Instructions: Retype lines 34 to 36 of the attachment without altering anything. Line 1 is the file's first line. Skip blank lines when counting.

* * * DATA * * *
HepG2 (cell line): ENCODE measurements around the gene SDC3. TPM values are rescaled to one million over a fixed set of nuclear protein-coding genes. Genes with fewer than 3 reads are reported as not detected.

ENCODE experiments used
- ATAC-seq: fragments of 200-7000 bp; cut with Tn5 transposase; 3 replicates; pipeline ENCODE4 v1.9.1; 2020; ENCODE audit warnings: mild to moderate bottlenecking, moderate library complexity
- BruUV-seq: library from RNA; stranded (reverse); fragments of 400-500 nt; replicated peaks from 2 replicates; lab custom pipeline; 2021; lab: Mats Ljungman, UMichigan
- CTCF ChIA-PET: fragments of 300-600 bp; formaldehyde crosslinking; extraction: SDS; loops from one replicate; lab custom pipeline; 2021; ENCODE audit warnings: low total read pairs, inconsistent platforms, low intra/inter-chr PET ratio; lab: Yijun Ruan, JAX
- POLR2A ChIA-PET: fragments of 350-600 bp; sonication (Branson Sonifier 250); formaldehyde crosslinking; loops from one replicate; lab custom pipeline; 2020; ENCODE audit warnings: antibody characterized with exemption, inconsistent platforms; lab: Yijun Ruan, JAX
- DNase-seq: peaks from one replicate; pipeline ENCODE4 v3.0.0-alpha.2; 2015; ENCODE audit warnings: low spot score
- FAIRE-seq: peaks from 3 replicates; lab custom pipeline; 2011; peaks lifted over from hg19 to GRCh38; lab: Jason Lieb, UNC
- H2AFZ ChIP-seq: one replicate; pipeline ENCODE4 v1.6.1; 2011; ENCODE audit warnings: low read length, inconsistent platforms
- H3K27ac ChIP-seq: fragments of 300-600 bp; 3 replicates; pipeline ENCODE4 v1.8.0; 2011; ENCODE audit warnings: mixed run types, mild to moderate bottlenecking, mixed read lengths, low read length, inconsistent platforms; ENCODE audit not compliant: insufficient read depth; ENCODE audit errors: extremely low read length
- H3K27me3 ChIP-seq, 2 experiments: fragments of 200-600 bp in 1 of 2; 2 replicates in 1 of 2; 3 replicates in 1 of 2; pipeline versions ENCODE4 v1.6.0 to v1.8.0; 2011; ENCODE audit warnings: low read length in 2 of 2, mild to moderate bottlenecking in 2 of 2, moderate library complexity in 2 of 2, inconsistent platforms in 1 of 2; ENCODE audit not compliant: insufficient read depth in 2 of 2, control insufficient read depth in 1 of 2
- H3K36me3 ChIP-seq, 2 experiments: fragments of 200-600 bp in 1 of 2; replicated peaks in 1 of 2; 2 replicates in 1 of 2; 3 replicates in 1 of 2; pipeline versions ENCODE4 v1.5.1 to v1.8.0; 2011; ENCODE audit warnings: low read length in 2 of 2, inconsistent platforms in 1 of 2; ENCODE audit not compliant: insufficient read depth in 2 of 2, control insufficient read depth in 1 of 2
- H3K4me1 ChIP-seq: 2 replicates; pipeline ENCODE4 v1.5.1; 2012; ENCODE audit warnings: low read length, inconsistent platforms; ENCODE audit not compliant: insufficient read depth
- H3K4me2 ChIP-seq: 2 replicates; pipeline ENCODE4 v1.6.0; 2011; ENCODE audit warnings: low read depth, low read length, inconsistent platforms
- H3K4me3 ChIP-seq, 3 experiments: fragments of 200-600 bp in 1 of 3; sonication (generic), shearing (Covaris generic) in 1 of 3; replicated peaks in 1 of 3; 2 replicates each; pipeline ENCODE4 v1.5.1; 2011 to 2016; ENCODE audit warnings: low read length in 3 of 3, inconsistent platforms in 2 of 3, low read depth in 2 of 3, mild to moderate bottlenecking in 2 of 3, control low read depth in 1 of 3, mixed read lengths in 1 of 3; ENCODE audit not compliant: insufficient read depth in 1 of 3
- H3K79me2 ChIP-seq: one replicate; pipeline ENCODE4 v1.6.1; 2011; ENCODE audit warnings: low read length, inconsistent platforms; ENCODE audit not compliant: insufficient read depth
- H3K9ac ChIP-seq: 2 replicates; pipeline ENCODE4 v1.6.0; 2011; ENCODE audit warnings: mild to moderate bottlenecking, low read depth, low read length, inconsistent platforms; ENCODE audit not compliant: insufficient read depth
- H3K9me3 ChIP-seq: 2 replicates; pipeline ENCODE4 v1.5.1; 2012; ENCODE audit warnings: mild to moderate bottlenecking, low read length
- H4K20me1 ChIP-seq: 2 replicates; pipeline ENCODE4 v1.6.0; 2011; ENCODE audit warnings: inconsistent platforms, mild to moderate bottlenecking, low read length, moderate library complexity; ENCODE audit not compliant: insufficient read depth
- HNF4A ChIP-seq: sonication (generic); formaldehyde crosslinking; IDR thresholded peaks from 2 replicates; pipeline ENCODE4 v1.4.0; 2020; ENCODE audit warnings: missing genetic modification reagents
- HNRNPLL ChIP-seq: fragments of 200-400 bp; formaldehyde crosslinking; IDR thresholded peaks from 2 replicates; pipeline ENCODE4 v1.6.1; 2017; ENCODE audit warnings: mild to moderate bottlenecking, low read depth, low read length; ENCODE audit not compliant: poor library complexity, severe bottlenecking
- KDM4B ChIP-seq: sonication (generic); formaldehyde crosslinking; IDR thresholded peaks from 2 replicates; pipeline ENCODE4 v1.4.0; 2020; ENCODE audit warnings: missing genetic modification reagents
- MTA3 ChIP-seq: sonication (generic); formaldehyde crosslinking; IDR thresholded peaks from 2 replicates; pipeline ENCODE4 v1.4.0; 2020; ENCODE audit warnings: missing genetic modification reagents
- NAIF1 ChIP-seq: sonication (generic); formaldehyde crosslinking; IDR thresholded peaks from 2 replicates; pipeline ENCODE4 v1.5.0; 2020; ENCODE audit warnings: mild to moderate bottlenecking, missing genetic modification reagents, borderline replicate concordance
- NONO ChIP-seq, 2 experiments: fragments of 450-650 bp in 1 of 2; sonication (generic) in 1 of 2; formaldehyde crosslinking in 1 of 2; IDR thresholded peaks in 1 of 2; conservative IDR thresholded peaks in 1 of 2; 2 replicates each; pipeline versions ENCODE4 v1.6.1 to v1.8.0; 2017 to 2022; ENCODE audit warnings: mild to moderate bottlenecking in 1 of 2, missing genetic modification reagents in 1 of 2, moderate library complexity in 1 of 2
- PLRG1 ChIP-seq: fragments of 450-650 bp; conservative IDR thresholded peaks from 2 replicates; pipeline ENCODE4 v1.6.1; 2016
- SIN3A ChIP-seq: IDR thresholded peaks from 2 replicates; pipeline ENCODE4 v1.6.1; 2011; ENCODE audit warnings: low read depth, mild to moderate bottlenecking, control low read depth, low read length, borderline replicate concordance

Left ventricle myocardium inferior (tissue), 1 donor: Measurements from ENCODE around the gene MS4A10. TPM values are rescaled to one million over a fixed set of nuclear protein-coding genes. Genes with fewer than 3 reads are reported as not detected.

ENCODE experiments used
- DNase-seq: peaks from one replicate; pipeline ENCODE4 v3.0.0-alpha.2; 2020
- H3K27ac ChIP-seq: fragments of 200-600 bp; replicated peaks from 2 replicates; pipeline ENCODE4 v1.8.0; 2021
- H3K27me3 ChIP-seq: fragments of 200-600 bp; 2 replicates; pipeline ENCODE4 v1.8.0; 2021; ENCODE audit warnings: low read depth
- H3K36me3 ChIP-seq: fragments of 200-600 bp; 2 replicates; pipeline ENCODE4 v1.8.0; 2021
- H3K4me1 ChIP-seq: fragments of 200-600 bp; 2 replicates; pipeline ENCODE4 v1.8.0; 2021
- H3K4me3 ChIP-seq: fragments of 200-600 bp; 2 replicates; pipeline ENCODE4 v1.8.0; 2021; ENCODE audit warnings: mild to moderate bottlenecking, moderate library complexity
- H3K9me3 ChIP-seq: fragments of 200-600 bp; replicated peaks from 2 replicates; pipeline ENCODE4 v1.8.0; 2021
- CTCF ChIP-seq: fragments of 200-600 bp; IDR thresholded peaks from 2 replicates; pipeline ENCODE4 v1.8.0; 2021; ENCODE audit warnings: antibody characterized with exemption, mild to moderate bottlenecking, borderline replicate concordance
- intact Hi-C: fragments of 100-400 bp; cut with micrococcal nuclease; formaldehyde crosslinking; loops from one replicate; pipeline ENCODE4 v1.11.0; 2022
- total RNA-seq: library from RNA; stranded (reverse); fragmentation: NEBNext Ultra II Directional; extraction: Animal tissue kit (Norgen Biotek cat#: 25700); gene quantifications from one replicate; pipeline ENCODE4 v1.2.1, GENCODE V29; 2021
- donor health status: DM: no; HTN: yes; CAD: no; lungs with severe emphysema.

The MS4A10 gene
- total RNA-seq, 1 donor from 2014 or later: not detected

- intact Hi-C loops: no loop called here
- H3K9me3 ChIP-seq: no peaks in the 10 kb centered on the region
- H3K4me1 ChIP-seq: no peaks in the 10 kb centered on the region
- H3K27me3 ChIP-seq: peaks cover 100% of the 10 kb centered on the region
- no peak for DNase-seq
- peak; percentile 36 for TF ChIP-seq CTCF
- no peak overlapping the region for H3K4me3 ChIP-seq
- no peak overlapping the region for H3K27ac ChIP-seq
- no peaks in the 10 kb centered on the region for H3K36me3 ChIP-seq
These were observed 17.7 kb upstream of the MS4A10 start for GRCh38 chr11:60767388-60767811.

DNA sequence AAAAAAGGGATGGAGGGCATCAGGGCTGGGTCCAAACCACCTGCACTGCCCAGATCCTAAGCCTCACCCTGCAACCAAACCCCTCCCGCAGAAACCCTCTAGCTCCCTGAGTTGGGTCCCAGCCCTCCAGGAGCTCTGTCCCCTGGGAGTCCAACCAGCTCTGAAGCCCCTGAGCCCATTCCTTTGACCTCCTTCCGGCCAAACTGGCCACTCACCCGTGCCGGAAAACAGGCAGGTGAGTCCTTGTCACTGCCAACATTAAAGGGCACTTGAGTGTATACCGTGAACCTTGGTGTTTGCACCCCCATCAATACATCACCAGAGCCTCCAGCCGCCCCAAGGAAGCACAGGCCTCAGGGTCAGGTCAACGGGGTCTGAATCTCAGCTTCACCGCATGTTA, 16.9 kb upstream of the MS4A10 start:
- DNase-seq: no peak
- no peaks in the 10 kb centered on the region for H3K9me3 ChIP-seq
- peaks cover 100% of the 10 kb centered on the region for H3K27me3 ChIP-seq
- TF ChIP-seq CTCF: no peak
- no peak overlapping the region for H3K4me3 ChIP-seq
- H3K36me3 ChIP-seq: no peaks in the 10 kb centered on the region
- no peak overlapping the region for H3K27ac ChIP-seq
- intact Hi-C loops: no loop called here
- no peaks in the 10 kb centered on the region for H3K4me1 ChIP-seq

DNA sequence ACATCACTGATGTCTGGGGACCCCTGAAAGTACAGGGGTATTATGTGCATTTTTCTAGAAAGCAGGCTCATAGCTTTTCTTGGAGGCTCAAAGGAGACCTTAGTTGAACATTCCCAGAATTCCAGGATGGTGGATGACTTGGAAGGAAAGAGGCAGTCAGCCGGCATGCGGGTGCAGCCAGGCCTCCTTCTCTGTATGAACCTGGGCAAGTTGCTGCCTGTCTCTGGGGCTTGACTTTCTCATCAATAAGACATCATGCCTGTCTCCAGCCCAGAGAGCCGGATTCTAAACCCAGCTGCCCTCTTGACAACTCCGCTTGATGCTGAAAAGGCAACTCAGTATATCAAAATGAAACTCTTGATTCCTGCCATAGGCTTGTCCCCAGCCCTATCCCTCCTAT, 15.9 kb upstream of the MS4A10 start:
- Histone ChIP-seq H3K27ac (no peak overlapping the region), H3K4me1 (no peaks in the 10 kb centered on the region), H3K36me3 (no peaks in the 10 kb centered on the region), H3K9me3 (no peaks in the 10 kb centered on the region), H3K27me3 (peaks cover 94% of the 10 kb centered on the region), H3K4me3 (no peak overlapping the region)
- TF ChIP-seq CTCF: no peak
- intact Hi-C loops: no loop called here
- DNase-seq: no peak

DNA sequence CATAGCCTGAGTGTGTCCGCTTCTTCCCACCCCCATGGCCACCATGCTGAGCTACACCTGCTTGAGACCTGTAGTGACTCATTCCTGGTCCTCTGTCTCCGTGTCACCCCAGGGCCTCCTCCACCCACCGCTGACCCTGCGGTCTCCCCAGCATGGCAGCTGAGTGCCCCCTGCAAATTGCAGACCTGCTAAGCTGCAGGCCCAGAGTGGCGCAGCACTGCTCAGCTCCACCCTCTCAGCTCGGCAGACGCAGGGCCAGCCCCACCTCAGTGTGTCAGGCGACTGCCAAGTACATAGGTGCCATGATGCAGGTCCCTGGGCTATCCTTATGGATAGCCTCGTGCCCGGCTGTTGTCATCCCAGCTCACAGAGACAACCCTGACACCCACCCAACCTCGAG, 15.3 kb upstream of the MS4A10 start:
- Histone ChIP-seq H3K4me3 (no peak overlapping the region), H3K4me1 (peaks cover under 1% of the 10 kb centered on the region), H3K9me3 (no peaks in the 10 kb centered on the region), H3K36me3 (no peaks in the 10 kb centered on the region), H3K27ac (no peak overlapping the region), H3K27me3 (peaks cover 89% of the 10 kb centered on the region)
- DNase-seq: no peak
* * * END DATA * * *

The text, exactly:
- H3K4me1 ChIP-seq: fragments of 200-600 bp; 2 replicates; pipeline ENCODE4 v1.8.0; 2021
- H3K4me3 ChIP-seq: fragments of 200-600 bp; 2 replicates; pipeline ENCODE4 v1.8.0; 2021; ENCODE audit warnings: mild to moderate bottlenecking, moderate library complexity
- H3K9me3 ChIP-seq: fragments of 200-600 bp; replicated peaks from 2 replicates; pipeline ENCODE4 v1.8.0; 2021